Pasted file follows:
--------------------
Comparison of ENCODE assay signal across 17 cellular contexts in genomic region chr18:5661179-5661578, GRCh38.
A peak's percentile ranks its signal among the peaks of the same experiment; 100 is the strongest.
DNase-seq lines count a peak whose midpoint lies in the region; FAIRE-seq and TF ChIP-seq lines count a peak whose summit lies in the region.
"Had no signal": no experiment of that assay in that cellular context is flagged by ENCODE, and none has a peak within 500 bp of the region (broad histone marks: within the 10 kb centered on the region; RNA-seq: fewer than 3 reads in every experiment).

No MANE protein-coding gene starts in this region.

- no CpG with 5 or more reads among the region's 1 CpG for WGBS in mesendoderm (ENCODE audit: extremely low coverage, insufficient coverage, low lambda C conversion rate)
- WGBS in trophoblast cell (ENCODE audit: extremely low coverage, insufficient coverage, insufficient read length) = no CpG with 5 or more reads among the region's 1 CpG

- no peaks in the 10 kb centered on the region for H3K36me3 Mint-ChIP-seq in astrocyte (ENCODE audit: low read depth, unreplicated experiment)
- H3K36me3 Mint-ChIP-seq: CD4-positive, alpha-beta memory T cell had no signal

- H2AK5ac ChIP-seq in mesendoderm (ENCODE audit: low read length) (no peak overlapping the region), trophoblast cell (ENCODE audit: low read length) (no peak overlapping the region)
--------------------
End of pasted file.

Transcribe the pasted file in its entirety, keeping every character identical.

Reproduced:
Comparison of ENCODE assay signal across 17 cellular contexts in genomic region chr18:5661179-5661578, GRCh38.
A peak's percentile ranks its signal among the peaks of the same experiment; 100 is the strongest.
DNase-seq lines count a peak whose midpoint lies in the region; FAIRE-seq and TF ChIP-seq lines count a peak whose summit lies in the region.
"Had no signal": no experiment of that assay in that cellular context is flagged by ENCODE, and none has a peak within 500 bp of the region (broad histone marks: within the 10 kb centered on the region; RNA-seq: fewer than 3 reads in every experiment).

No MANE protein-coding gene starts in this region.

- no CpG with 5 or more reads among the region's 1 CpG for WGBS in mesendoderm (ENCODE audit: extremely low coverage, insufficient coverage, low lambda C conversion rate)
- WGBS in trophoblast cell (ENCODE audit: extremely low coverage, insufficient coverage, insufficient read length) = no CpG with 5 or more reads among the region's 1 CpG

- no peaks in the 10 kb centered on the region for H3K36me3 Mint-ChIP-seq in astrocyte (ENCODE audit: low read depth, unreplicated experiment)
- H3K36me3 Mint-ChIP-seq: CD4-positive, alpha-beta memory T cell had no signal

- H2AK5ac ChIP-seq in mesendoderm (ENCODE audit: low read length) (no peak overlapping the region), trophoblast cell (ENCODE audit: low read length) (no peak overlapping the region)